Sage: Sage is one of the bigger brands, and it’s been around a lot longer than most. Sage Business Cloud Accounting has two plans for small business owners, starting with invoicing, expense management and reporting, and building up to the creation of quotes, estimates, tracking and inventory management. It’s most popular with retail based businesses due to its ability to integrate with POS systems, or businesses with large finance departments thanks to its support for multiple users and payroll systems.

At Rosemary Bookkeeping, we work with small and medium sized businesses across the Reading area to take the pain out their bookkeeping. From helping you choose the right software to use, software supply, training and data migration, to a complete outsourced bookkeeping service – we can help. If you’re just starting out, or you’re looking to hire a bookkeeper to support you as you grow, we’d love to help. Just get in touch with us today for your free consultation.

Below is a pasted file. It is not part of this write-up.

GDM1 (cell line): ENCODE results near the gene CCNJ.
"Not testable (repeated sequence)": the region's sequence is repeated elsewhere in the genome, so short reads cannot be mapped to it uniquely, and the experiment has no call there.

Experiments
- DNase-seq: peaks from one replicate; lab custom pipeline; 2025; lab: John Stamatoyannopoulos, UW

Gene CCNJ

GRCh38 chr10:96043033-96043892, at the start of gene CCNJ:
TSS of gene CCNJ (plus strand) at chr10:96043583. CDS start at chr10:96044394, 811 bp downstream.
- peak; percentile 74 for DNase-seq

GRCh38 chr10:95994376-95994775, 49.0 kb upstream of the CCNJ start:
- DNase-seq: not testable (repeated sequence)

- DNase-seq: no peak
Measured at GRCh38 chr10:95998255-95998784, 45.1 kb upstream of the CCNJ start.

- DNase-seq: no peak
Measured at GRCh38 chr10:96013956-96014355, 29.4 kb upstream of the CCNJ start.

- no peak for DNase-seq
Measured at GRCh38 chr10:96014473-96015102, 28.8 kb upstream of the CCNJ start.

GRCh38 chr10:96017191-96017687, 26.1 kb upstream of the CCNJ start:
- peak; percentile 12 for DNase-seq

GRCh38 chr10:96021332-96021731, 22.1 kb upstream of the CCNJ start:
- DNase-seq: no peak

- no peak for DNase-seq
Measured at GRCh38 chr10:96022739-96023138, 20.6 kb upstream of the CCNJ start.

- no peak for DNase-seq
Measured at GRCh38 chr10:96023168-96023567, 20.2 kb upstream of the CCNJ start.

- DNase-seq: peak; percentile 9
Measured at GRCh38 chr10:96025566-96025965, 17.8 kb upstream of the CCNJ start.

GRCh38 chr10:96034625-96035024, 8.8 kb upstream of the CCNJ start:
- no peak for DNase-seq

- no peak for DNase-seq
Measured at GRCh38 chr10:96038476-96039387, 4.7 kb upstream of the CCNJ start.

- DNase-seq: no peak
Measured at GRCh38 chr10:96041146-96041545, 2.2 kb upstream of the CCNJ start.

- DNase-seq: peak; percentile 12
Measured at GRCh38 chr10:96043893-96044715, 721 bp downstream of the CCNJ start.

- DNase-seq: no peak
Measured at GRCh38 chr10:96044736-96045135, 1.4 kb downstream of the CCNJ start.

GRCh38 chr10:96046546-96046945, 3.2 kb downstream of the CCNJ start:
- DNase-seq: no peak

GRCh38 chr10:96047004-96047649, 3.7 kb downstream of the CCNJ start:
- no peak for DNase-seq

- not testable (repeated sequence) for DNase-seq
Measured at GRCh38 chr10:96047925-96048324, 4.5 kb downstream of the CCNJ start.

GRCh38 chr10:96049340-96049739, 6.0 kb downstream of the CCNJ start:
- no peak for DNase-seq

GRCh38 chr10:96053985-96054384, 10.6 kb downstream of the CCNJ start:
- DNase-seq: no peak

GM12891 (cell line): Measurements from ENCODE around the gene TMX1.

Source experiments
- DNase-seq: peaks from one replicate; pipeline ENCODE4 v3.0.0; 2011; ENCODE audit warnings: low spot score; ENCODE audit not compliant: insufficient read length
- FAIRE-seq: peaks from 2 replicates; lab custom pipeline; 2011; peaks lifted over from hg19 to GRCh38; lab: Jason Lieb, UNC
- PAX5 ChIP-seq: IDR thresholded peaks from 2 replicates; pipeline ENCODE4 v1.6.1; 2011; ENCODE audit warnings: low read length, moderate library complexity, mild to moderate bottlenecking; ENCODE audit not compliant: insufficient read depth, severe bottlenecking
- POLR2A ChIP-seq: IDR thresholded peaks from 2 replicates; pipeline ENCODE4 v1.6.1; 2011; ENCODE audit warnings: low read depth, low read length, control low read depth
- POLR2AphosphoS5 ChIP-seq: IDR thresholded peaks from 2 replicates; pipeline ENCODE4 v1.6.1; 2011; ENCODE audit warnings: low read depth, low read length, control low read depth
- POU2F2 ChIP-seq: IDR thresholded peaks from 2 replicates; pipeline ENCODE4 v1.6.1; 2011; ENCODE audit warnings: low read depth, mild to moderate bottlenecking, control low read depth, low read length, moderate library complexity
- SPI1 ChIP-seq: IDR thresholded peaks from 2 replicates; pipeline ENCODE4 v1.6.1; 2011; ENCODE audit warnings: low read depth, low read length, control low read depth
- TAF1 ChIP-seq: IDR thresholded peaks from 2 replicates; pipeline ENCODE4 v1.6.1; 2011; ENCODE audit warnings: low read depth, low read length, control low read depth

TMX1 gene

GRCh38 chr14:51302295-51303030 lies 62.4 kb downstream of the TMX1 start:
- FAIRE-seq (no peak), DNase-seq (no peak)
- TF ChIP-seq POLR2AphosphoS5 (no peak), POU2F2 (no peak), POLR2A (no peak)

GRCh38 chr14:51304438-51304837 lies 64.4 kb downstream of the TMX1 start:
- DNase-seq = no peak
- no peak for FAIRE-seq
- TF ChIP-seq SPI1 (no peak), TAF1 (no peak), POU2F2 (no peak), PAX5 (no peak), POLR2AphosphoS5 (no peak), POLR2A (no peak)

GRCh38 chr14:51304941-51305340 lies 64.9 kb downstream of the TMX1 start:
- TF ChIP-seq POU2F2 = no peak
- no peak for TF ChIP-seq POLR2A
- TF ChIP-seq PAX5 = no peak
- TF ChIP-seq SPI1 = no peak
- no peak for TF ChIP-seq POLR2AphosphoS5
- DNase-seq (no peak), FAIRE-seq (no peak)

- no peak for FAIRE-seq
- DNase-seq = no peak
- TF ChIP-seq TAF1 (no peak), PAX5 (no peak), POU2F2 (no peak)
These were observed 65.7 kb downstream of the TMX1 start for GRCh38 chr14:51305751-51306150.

10 Bookkeeping Basics You Need To Know

As a business owner, you’re probably a master of doing what it is your business does. Most small business owners and startups are. But being able to deliver an amazing service and run a team aren’t the only elements to running a business. In fact, you could be a fantastic business owner, but still flunk basic bookkeeping. But if you, the business owner, don’t understand the different types of ‘accounts’ used to organise your finances, then measuring the success or failure of your business is almost impossible. Even if you outsource your bookkeeping to someone else, you still need to understand a few basics to stay on top of things. After all, as a director it’s your legal duty to understand the state of your business, and to provide oversight to ensure things are being done correctly. So without further ado, here are the basics of the 10 most common types of bookkeeping accounts for a small business that you should know.